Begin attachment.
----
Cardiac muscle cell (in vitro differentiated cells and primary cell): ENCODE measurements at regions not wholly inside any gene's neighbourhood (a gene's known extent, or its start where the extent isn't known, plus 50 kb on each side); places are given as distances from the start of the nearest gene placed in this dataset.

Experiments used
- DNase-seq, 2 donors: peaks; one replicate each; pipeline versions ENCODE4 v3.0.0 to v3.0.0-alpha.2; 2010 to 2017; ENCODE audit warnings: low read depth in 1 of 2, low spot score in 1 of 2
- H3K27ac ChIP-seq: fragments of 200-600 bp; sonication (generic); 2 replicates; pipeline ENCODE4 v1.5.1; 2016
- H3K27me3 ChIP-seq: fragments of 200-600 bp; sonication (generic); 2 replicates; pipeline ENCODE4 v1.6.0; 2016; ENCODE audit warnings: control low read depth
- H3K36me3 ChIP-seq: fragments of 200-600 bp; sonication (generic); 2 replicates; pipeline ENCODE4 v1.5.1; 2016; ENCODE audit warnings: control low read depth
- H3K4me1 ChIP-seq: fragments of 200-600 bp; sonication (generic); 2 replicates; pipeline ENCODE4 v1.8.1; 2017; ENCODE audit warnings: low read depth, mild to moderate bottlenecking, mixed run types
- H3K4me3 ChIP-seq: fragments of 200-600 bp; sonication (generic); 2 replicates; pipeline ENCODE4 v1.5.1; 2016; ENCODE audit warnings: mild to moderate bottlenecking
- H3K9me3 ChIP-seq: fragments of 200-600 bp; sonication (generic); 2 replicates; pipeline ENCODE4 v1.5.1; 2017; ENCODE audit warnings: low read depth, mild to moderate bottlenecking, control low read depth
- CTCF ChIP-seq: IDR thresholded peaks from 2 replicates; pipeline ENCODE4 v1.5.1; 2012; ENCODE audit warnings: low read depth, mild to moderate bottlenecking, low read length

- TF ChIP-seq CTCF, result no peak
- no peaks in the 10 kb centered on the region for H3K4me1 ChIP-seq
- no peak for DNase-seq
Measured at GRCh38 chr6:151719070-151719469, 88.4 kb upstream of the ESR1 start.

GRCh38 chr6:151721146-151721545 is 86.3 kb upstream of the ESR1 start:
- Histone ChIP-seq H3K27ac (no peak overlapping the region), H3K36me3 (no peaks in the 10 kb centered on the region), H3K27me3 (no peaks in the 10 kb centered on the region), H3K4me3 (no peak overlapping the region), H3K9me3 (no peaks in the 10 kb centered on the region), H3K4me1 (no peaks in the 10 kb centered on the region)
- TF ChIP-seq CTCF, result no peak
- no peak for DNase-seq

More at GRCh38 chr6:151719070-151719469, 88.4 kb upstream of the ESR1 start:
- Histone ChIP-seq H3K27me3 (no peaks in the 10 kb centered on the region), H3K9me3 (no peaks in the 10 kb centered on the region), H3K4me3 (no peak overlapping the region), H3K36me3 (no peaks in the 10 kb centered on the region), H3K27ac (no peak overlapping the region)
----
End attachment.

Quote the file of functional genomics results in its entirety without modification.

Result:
Cardiac muscle cell (in vitro differentiated cells and primary cell): ENCODE measurements at regions not wholly inside any gene's neighbourhood (a gene's known extent, or its start where the extent isn't known, plus 50 kb on each side); places are given as distances from the start of the nearest gene placed in this dataset.

Experiments used
- DNase-seq, 2 donors: peaks; one replicate each; pipeline versions ENCODE4 v3.0.0 to v3.0.0-alpha.2; 2010 to 2017; ENCODE audit warnings: low read depth in 1 of 2, low spot score in 1 of 2
- H3K27ac ChIP-seq: fragments of 200-600 bp; sonication (generic); 2 replicates; pipeline ENCODE4 v1.5.1; 2016
- H3K27me3 ChIP-seq: fragments of 200-600 bp; sonication (generic); 2 replicates; pipeline ENCODE4 v1.6.0; 2016; ENCODE audit warnings: control low read depth
- H3K36me3 ChIP-seq: fragments of 200-600 bp; sonication (generic); 2 replicates; pipeline ENCODE4 v1.5.1; 2016; ENCODE audit warnings: control low read depth
- H3K4me1 ChIP-seq: fragments of 200-600 bp; sonication (generic); 2 replicates; pipeline ENCODE4 v1.8.1; 2017; ENCODE audit warnings: low read depth, mild to moderate bottlenecking, mixed run types
- H3K4me3 ChIP-seq: fragments of 200-600 bp; sonication (generic); 2 replicates; pipeline ENCODE4 v1.5.1; 2016; ENCODE audit warnings: mild to moderate bottlenecking
- H3K9me3 ChIP-seq: fragments of 200-600 bp; sonication (generic); 2 replicates; pipeline ENCODE4 v1.5.1; 2017; ENCODE audit warnings: low read depth, mild to moderate bottlenecking, control low read depth
- CTCF ChIP-seq: IDR thresholded peaks from 2 replicates; pipeline ENCODE4 v1.5.1; 2012; ENCODE audit warnings: low read depth, mild to moderate bottlenecking, low read length

- TF ChIP-seq CTCF, result no peak
- no peaks in the 10 kb centered on the region for H3K4me1 ChIP-seq
- no peak for DNase-seq
Measured at GRCh38 chr6:151719070-151719469, 88.4 kb upstream of the ESR1 start.

GRCh38 chr6:151721146-151721545 is 86.3 kb upstream of the ESR1 start:
- Histone ChIP-seq H3K27ac (no peak overlapping the region), H3K36me3 (no peaks in the 10 kb centered on the region), H3K27me3 (no peaks in the 10 kb centered on the region), H3K4me3 (no peak overlapping the region), H3K9me3 (no peaks in the 10 kb centered on the region), H3K4me1 (no peaks in the 10 kb centered on the region)
- TF ChIP-seq CTCF, result no peak
- no peak for DNase-seq

More at GRCh38 chr6:151719070-151719469, 88.4 kb upstream of the ESR1 start:
- Histone ChIP-seq H3K27me3 (no peaks in the 10 kb centered on the region), H3K9me3 (no peaks in the 10 kb centered on the region), H3K4me3 (no peak overlapping the region), H3K36me3 (no peaks in the 10 kb centered on the region), H3K27ac (no peak overlapping the region)